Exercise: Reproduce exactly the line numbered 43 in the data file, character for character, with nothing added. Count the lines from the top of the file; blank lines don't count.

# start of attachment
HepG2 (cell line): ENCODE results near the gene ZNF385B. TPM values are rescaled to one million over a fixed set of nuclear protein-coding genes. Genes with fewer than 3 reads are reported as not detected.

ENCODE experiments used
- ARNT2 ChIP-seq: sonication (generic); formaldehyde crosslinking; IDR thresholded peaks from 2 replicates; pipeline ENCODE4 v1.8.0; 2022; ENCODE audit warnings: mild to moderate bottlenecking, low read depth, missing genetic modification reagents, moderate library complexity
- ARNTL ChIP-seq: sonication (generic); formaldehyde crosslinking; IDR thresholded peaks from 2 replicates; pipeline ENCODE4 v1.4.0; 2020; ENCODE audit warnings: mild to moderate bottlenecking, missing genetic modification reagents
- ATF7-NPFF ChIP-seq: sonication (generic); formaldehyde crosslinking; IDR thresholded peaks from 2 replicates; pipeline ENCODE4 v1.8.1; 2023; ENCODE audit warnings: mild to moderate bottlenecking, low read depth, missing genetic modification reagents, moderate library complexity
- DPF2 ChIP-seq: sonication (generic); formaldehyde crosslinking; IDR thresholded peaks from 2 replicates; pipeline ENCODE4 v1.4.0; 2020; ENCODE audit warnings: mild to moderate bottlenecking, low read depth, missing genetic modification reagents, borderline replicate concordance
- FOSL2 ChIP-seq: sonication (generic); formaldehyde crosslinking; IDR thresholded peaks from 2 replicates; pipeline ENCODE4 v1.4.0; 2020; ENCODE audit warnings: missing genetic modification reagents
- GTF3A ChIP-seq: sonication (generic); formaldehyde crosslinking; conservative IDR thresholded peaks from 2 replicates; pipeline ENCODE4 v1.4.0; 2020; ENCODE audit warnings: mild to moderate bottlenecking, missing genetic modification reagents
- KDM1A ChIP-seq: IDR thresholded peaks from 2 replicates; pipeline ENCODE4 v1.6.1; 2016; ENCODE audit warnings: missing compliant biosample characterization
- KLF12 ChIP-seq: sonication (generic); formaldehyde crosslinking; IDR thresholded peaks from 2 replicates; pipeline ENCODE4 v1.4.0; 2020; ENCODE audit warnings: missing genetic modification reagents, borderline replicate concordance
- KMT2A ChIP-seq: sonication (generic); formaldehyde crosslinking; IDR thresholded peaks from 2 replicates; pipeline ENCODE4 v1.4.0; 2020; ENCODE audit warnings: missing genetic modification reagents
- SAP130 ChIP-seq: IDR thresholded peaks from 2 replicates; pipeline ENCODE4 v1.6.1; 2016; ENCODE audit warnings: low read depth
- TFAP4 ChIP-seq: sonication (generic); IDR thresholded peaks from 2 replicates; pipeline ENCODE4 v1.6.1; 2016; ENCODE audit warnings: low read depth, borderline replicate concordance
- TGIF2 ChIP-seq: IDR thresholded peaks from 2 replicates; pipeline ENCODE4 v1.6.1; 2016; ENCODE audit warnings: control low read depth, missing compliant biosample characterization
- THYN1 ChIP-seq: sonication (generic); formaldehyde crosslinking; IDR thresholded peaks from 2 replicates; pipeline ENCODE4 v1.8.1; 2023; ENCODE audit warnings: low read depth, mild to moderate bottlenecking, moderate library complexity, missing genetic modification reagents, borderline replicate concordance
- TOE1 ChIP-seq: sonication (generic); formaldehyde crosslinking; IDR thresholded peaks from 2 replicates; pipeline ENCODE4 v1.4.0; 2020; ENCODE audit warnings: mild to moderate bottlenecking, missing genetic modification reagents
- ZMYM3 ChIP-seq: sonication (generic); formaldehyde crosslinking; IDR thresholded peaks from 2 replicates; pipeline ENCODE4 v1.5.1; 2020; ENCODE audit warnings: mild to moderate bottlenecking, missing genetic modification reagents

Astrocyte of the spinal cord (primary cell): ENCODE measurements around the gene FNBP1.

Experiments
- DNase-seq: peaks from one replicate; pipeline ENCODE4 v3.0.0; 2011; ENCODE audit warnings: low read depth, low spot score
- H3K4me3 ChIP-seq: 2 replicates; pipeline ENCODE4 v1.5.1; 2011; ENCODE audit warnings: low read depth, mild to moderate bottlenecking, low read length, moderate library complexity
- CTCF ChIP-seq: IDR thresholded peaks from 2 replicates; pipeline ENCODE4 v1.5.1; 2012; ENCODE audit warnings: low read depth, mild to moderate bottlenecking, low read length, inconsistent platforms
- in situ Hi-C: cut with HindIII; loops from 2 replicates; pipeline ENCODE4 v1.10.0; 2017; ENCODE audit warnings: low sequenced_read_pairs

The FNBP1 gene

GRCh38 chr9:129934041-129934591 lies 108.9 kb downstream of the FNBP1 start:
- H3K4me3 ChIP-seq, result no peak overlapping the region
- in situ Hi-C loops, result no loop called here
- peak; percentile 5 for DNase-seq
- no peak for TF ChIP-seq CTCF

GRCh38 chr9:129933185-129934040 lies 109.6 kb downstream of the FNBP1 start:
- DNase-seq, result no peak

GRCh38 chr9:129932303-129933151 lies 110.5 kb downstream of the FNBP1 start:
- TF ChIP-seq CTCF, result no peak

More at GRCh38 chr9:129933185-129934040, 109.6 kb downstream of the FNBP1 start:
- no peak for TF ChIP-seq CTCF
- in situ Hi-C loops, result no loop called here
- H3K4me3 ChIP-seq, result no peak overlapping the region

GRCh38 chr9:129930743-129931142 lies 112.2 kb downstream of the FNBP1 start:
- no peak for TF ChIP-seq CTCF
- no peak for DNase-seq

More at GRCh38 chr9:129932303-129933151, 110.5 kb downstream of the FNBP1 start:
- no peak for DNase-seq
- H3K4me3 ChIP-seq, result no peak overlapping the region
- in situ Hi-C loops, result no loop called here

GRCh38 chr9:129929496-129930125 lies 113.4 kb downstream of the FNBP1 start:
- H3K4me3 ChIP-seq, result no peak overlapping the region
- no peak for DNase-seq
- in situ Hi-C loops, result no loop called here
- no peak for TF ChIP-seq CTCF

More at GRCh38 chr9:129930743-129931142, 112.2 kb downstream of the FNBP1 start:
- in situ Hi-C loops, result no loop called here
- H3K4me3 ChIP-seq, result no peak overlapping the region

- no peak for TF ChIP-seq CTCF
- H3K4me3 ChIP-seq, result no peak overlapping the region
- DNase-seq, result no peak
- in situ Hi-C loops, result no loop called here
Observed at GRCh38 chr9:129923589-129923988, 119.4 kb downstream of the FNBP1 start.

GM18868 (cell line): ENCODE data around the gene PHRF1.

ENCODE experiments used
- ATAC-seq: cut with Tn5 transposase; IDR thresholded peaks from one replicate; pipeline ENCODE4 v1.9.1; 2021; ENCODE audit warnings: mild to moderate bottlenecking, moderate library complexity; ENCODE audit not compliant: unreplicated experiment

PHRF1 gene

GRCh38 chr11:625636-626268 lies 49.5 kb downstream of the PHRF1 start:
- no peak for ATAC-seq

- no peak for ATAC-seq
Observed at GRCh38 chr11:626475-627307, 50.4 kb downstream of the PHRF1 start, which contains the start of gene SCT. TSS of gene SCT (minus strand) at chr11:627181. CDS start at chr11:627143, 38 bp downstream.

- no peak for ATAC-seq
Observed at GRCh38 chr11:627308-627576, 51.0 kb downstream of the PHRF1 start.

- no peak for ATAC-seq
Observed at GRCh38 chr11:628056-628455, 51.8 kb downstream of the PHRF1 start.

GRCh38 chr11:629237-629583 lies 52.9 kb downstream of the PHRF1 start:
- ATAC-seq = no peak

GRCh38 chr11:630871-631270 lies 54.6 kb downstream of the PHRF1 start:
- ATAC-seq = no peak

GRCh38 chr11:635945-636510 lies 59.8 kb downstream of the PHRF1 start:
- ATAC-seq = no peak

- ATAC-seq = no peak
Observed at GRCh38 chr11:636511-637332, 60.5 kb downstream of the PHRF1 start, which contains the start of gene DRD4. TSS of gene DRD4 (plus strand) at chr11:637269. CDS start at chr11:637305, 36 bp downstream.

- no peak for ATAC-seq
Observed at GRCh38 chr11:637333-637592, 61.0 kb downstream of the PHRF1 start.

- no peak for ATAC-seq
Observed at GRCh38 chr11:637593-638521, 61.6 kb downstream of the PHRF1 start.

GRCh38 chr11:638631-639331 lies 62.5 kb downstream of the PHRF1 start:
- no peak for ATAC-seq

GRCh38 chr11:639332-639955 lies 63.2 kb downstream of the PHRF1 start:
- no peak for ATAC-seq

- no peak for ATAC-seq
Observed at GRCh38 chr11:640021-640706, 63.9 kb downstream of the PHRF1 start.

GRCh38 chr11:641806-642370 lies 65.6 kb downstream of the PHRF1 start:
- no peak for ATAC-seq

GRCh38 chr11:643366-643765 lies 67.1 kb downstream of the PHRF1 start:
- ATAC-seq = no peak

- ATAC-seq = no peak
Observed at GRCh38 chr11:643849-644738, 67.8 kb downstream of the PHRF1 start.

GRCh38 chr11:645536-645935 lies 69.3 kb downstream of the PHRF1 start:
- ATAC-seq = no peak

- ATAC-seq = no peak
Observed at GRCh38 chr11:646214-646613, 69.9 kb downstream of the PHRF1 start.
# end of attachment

- H3K4me3 ChIP-seq, result no peak overlapping the region